I want to give you some hints about the differences in the methods.
More information can also be found on the esri help pages An overview of the Interpolation toolset
Because your variable (sunshine) depends on a second variable (level of pollution) Kriging may be a good method. You can use your second variable as an “external drift”. Kriging requires very deep knowledge of geostatistic.
If you start with interpolation analysis I would start with simpler methods: IDW, Spline (with barriers ) or Natural Neighbor.
Natural Neighbor does not support barriers. I believe that barriers are important for you.
So let's look at some differences between IDW and Spline with barriers:
- using a two-dimensional minimum curvature spline technique
- creates a smooth surface
- The resulting surface passes exactly through the input points. But: Usually some values of the resulting surface can be higher than the maximum of the input values (and lower than the minimum of the input values). You have to decide if that is possible for you. I think that it's good for you because your stations are probably not right there where in reality the minimum or maximum values occurs. Try it and see if the calculated minima and maxima are meaningful.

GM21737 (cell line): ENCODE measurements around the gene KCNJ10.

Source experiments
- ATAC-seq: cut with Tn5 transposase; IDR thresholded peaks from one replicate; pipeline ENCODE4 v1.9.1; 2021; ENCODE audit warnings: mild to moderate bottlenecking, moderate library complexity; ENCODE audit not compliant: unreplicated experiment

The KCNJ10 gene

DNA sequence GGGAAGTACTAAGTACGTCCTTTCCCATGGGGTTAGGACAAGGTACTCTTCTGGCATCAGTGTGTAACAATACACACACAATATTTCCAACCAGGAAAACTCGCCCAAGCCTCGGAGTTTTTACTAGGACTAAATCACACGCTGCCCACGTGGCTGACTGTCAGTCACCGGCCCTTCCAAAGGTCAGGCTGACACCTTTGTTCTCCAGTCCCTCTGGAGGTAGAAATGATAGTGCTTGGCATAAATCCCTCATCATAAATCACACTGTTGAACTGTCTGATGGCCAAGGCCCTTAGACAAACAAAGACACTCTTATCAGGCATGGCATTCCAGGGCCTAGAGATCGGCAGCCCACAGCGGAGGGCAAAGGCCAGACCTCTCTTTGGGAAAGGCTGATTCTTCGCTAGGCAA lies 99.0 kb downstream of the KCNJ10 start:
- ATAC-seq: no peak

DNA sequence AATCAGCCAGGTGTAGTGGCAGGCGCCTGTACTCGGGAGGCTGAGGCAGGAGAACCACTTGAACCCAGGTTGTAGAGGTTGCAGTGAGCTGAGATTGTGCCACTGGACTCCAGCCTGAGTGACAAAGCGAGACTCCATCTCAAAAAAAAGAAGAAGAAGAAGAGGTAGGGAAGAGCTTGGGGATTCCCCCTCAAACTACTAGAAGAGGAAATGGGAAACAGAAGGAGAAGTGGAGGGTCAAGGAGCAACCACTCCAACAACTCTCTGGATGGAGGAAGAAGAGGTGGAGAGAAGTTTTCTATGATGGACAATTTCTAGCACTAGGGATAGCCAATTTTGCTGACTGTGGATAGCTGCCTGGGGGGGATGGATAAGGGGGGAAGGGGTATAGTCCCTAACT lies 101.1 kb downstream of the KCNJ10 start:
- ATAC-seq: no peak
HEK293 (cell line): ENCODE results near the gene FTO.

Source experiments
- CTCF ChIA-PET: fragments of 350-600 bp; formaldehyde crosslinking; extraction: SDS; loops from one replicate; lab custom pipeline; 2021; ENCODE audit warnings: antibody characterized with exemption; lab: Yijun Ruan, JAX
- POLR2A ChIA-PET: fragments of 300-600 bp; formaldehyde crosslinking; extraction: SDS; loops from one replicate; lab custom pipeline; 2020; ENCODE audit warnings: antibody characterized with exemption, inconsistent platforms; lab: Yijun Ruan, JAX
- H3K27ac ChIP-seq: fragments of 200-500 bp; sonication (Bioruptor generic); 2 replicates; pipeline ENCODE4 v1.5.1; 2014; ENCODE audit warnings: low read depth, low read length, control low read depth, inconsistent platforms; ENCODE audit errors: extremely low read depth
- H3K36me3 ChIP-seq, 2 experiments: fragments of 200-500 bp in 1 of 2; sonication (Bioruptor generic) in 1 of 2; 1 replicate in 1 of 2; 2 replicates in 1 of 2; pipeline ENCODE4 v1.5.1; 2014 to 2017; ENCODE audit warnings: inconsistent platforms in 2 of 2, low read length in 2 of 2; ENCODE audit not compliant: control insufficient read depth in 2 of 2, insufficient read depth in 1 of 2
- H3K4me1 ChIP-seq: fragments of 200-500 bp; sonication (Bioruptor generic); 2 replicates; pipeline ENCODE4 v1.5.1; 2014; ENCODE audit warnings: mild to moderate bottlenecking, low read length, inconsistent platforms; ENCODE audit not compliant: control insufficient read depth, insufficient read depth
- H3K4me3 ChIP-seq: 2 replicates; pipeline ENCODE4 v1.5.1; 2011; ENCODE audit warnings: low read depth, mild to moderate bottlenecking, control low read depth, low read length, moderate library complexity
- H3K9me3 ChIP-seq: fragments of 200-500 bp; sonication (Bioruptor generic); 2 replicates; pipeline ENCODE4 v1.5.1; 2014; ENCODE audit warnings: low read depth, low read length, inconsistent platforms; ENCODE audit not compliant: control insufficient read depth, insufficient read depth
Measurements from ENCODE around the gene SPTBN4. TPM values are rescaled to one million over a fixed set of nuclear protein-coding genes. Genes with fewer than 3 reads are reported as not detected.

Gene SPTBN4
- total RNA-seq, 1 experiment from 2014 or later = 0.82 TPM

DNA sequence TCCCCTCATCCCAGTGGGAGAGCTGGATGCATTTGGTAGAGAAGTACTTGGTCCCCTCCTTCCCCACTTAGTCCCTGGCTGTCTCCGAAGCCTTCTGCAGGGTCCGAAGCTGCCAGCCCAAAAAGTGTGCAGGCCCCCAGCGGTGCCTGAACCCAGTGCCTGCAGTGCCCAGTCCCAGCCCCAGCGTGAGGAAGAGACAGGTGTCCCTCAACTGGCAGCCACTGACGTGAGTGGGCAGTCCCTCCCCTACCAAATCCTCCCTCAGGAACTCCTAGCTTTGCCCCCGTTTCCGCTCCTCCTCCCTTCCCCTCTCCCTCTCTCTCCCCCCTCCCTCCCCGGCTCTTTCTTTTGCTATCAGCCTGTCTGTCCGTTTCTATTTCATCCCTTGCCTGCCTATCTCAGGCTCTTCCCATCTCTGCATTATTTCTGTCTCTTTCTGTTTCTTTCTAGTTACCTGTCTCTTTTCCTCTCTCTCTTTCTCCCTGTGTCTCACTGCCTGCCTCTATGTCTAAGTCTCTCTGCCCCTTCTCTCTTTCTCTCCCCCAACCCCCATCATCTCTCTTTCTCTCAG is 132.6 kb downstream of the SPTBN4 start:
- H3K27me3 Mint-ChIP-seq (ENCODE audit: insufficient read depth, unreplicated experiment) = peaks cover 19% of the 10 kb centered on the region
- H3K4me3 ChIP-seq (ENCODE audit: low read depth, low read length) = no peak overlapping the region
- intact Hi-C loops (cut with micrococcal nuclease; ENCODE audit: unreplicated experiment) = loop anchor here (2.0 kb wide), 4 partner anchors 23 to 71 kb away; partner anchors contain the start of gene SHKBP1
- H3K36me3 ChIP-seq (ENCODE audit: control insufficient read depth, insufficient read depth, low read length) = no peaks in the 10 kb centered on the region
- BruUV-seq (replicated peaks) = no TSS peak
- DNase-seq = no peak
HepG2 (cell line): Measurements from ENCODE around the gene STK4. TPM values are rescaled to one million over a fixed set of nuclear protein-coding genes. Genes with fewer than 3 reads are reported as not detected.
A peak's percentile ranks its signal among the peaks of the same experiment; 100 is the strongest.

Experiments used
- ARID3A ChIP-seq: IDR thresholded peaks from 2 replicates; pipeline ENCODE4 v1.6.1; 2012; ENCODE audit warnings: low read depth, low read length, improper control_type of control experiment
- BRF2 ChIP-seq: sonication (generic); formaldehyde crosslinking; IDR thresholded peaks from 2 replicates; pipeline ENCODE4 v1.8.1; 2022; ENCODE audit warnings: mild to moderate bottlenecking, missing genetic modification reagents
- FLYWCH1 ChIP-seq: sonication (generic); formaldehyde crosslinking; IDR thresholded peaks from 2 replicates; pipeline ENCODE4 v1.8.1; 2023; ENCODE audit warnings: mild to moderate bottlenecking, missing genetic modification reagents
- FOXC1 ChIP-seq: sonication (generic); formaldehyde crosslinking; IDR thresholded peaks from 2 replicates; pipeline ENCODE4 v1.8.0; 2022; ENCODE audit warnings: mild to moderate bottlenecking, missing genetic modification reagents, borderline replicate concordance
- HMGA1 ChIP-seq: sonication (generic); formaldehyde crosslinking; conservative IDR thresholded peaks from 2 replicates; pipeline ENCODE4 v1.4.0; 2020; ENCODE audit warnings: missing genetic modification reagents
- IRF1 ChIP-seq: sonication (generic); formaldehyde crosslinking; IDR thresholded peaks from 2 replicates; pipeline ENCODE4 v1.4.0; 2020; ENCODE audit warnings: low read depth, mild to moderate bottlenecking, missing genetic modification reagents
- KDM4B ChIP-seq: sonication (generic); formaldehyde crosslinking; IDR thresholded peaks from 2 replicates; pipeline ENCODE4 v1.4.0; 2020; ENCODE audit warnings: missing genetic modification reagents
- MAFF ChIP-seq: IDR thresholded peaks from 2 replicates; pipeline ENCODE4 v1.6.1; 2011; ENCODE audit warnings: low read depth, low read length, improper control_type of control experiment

- less smooth surface than spline
- best result when our station distribution is dense (regard to the local variation of sunshine)
- The maximum value of the resulting surface is never higher than the maximum of the input value. The minimum value of the resulting surface is never lower than the minimum of the imput value.
- The resulting raster is a convex hull. Therefore, the border of your area of interest may not be entire covered by the resulting raster.
I would start with Spline with barriers. You can use Spatial Analyst for this. The profile tool of 3D Analyst can help to examine the results.